GRoW Home

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Published July 27, 2015


GRoW stands for Garden, Relax or Work. The house was designed and built for the 2015 Solar Decathlon, a prestigious international competition sponsored by the U.S. Department of Energy that began in 2002 and has occurred every two years since 2005.

The interior is modern and comfortable.

The nearly 1,100-square-foot home produces 1.3 times more energy than it uses, an impressive feat considering one can do everything in the GRoW Home that would be done in a regular house, from preparing meals in the kitchen to watching television to washing and drying clothes, and showering.

Large glass ceiling room with a table full of plants.

Perhaps the GRoW Home’s most unique feature is the GRoWlarium, which allows food to be grown year-round, while buffering the house against cold winters and hot summers. In addition, three dozen solar panels top the roof. The walls and windows are highly insulated, and all of the lighting, appliances and mechanical equipment are super-efficient.

The GRoW Home has a full size bedroom.

Led by Martha Bohm and Nicholas Rajkovich, a team of students in the School of Architecture and Planning began designing the dwelling in 2013 in preparation for the next Solar Decathlon. At the 2015 event in Irvine, California, the GRoW Home won first place in three categories and took second place overall, just nine points behind the first-place winner from New Jersey’s Stevens Institute of Technology, which outspent UB by a 4-to-1 margin.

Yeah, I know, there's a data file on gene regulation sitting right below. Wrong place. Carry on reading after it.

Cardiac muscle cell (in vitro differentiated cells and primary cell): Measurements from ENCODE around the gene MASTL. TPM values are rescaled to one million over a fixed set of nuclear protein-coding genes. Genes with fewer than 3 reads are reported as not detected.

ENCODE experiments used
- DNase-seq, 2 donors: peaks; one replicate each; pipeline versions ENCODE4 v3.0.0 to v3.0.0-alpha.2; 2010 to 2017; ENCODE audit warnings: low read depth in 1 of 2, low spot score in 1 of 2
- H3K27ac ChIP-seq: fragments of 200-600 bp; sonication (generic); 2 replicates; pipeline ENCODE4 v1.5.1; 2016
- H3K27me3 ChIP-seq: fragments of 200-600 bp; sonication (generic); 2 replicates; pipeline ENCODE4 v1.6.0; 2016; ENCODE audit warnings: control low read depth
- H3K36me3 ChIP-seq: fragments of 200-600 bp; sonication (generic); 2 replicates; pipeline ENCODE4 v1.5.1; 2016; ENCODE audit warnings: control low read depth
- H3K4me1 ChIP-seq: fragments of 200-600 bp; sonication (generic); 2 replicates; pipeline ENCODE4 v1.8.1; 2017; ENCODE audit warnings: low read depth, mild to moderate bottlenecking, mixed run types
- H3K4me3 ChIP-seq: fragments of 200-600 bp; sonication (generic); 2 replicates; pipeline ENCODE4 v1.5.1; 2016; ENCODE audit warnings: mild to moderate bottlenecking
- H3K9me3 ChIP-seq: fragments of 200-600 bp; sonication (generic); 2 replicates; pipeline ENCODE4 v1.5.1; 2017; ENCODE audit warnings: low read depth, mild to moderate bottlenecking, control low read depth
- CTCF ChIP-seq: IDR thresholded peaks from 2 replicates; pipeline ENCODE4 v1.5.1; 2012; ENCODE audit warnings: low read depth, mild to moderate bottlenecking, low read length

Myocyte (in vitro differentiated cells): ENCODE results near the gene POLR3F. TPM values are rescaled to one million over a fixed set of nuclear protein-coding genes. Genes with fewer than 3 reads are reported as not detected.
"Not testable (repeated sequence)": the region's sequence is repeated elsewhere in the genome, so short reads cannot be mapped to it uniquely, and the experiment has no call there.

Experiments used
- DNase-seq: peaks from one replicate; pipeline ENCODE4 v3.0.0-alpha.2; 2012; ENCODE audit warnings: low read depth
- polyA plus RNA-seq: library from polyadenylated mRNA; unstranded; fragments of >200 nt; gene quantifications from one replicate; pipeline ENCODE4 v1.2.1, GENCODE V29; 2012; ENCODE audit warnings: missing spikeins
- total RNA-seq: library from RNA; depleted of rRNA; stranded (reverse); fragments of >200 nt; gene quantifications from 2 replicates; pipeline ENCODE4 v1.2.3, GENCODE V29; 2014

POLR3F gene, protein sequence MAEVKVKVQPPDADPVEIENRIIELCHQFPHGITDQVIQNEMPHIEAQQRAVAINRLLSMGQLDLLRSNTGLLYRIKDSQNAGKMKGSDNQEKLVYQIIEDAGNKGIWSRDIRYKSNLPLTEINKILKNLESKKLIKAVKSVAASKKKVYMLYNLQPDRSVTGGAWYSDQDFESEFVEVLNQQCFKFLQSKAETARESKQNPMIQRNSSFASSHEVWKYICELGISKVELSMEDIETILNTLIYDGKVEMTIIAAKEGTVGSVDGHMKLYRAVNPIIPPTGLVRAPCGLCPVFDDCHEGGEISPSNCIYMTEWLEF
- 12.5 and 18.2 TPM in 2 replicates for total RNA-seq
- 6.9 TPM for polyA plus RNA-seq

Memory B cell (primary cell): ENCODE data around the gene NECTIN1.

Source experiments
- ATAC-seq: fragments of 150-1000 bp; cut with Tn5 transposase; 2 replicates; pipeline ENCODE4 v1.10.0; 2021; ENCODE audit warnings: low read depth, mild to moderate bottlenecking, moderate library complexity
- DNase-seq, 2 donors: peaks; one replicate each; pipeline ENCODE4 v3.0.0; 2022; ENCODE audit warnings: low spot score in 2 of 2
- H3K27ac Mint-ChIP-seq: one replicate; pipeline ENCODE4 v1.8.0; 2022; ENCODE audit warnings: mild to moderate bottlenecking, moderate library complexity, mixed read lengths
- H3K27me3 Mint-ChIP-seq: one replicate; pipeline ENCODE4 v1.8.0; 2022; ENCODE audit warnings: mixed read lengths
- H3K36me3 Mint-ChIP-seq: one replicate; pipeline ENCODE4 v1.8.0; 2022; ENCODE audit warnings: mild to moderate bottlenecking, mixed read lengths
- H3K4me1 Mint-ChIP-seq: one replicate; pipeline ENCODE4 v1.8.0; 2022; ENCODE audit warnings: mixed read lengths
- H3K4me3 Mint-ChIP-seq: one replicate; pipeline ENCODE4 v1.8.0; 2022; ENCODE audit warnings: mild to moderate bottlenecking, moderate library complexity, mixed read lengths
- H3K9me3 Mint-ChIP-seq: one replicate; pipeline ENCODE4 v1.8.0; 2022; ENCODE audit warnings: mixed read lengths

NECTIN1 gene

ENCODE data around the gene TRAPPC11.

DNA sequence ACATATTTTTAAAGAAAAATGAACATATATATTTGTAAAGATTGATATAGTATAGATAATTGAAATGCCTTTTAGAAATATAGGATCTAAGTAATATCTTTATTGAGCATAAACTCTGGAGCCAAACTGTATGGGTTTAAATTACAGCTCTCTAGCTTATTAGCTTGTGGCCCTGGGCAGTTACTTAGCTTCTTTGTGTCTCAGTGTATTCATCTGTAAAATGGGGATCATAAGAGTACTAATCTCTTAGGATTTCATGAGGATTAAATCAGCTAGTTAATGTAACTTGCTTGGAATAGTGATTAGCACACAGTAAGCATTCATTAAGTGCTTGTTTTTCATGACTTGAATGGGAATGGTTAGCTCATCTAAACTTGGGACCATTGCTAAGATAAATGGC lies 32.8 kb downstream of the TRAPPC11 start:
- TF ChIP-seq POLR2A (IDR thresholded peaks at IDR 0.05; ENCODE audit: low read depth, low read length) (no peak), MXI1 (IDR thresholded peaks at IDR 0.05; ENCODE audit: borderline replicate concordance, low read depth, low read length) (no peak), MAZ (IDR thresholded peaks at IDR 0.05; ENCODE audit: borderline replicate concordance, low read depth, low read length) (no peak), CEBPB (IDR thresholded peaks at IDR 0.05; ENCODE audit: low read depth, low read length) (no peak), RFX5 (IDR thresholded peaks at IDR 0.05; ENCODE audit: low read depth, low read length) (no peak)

The GRoW home is complete with all conventional appliances.

The project has been touched by more than 400 students from 10 different departments at the university over the past five years. “These folks have brought us a gem that I think inspires new possibilities for the way we think about living life well in our communities,” Dean Robert Shibley says in thanking everyone involved.

The bulk of that effort occurred between 2013 and 2015 for the Solar Decathlon.

After the competition, the GRoW Home was disassembled and trucked back to Buffalo, where it sat in storage for a time while plans were finalized for rebuilding it and siting it behind Hayes Hall, a process that began in summer 2017.

House lit up at night through large greenhouse glass room.